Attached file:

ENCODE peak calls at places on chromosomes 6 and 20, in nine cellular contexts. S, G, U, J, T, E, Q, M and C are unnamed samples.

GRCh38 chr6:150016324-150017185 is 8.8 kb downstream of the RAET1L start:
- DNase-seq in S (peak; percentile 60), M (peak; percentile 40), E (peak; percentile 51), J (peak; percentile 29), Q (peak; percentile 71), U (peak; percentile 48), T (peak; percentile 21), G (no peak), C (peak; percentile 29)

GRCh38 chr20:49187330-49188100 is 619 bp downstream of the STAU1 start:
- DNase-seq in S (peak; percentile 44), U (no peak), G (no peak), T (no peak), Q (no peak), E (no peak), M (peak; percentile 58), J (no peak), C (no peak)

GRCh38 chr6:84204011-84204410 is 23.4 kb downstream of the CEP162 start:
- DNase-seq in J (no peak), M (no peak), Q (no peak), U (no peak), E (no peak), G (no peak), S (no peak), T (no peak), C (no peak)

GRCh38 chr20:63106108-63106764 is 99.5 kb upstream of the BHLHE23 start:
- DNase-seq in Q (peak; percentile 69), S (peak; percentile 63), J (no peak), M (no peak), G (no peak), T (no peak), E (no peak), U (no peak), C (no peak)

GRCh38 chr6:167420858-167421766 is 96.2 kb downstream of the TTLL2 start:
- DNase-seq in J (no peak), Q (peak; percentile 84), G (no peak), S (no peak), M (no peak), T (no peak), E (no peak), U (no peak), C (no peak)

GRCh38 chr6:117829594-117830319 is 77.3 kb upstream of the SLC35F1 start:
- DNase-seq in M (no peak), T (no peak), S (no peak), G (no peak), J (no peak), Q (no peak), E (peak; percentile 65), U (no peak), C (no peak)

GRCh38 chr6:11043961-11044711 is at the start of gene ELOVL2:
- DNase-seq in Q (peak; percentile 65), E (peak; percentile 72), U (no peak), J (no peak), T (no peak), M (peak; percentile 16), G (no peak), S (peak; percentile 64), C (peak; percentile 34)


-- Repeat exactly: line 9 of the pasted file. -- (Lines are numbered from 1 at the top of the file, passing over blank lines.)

- DNase-seq in Q (peak; percentile 69), S (peak; percentile 63), J (no peak), M (no peak), G (no peak), T (no peak), E (no peak), U (no peak), C (no peak)